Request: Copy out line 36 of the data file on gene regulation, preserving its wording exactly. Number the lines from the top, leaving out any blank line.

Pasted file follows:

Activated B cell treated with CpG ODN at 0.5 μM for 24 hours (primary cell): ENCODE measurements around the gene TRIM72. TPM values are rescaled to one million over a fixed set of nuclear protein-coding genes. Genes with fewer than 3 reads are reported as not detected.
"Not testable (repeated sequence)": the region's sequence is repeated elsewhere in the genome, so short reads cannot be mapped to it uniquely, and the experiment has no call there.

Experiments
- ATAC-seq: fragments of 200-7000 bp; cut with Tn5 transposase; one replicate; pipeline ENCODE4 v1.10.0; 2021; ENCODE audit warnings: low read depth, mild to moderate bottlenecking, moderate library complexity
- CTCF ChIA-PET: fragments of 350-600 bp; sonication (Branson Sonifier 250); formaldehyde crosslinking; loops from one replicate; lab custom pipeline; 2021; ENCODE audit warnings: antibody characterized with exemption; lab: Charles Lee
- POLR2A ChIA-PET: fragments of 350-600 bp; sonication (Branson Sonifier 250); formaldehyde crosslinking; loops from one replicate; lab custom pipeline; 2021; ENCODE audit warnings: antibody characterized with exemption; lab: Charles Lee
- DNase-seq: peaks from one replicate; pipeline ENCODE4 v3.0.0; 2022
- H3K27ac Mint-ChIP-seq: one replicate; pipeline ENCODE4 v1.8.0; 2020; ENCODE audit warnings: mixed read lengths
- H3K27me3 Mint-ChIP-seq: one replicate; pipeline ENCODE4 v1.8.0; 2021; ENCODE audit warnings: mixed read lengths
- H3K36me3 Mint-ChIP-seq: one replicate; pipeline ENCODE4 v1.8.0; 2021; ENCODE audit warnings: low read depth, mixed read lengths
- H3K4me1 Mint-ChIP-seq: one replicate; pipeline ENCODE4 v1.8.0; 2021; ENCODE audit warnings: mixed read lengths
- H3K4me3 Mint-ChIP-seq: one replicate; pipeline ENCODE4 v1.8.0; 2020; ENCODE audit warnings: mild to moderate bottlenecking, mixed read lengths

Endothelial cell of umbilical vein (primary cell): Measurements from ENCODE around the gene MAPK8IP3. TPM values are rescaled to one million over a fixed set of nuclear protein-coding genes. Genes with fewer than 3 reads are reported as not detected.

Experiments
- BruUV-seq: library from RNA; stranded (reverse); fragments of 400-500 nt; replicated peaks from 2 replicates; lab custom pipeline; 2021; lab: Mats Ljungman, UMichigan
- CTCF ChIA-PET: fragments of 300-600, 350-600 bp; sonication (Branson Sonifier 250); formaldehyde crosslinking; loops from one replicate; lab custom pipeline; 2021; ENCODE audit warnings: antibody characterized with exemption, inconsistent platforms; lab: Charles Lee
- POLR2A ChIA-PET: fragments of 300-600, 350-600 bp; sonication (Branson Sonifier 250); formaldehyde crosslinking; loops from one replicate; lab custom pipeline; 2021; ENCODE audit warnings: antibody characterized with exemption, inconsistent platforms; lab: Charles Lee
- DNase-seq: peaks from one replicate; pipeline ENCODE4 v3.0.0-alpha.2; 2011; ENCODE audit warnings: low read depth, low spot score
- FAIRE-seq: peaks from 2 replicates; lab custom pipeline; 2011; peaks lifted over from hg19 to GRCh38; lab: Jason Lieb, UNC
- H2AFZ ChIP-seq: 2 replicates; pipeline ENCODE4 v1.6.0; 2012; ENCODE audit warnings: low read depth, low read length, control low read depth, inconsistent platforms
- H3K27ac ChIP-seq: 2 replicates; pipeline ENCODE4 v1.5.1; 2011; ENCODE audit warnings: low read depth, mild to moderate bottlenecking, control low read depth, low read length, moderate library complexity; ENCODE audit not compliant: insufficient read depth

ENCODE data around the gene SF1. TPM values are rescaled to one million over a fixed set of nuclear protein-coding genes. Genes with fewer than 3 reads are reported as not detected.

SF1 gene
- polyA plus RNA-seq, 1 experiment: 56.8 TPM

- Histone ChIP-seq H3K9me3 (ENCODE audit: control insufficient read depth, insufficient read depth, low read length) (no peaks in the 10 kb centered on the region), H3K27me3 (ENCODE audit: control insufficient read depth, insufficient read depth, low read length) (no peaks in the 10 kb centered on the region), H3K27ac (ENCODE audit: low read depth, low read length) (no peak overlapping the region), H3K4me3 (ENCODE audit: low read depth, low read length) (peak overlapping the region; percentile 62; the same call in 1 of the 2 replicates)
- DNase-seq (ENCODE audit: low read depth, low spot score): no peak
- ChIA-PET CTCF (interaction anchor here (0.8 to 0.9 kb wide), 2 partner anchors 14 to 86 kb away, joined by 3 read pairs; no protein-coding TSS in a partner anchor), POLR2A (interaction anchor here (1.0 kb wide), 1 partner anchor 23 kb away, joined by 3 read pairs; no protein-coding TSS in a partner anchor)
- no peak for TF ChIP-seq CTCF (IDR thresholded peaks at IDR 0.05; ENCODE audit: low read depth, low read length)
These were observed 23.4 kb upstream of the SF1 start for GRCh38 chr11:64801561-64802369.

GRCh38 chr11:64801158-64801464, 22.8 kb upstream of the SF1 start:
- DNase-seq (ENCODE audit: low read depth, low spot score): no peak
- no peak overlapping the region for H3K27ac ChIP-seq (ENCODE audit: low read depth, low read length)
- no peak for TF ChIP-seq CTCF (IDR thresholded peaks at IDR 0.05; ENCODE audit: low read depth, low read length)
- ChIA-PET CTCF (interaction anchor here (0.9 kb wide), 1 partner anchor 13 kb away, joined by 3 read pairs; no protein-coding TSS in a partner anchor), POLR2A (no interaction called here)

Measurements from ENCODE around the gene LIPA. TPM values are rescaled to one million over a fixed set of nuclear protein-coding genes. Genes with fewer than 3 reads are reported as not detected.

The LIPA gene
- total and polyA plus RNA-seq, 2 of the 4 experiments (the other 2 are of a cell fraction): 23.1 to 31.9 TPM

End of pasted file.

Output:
The LIPA gene